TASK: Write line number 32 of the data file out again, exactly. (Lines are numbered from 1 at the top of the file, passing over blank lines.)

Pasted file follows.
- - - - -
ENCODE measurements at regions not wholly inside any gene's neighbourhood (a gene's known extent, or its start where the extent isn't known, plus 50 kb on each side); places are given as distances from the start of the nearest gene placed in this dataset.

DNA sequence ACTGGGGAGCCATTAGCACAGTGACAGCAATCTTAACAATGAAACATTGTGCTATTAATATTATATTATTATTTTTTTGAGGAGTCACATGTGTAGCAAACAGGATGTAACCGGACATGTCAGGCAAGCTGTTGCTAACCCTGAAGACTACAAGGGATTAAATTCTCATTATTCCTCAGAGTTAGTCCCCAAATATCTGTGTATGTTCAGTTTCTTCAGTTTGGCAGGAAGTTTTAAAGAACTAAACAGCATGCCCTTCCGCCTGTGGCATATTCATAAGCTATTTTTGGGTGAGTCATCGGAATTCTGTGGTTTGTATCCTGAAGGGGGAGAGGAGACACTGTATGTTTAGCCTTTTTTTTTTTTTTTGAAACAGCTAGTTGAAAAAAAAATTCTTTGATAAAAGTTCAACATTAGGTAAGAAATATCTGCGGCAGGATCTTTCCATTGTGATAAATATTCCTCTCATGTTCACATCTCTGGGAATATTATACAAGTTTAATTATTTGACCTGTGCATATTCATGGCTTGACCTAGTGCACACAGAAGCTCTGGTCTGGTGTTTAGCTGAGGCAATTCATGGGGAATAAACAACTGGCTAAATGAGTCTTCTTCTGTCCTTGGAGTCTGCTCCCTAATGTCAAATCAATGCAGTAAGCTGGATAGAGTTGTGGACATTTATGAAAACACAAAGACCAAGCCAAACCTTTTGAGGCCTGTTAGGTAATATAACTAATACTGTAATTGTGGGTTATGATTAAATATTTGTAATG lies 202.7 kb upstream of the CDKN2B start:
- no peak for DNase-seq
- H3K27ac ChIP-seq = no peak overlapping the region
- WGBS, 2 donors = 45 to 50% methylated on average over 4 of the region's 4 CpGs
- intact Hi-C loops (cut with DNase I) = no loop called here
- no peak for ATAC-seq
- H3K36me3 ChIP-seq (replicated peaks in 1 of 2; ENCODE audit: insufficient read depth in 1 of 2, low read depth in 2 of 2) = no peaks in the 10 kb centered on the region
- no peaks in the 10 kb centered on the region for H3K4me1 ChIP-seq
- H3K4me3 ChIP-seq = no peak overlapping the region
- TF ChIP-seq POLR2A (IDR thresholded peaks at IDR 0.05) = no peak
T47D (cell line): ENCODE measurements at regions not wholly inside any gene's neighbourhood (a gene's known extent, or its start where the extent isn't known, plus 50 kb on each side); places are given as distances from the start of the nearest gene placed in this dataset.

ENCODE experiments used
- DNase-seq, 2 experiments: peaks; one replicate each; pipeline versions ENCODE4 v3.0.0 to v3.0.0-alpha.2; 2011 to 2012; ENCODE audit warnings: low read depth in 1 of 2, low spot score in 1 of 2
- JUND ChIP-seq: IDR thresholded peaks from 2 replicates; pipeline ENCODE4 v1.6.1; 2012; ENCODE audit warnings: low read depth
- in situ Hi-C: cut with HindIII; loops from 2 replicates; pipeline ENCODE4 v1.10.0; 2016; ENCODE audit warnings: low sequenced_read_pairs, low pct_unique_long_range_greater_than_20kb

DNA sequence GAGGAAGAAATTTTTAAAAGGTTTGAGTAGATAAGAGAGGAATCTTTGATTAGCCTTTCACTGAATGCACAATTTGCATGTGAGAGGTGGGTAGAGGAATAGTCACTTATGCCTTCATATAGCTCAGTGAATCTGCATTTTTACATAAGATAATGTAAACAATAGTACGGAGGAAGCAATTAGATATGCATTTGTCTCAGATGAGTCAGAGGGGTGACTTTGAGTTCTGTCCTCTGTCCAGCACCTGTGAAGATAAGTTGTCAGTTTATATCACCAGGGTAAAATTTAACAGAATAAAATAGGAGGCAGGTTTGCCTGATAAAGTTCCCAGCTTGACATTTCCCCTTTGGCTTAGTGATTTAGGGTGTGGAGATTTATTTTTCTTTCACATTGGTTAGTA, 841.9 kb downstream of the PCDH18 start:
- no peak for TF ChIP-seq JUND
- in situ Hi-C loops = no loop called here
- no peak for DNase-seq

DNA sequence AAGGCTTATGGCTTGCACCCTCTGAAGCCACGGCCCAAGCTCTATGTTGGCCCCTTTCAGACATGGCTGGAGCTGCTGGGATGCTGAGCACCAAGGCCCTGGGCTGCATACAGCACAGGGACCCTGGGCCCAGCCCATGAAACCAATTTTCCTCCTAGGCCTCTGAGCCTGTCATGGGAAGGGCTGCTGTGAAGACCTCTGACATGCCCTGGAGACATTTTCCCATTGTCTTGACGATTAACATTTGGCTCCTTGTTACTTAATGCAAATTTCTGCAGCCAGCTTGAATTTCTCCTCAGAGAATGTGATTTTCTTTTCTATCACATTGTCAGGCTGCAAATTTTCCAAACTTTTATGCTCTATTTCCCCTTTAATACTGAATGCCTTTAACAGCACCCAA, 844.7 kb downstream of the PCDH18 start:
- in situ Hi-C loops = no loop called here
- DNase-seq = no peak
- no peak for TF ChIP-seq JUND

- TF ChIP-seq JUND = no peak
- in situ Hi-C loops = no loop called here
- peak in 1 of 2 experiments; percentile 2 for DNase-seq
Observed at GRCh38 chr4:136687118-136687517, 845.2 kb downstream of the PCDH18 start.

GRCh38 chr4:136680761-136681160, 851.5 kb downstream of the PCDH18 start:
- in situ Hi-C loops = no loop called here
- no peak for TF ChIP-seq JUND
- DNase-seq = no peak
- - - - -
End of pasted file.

- DNase-seq = no peak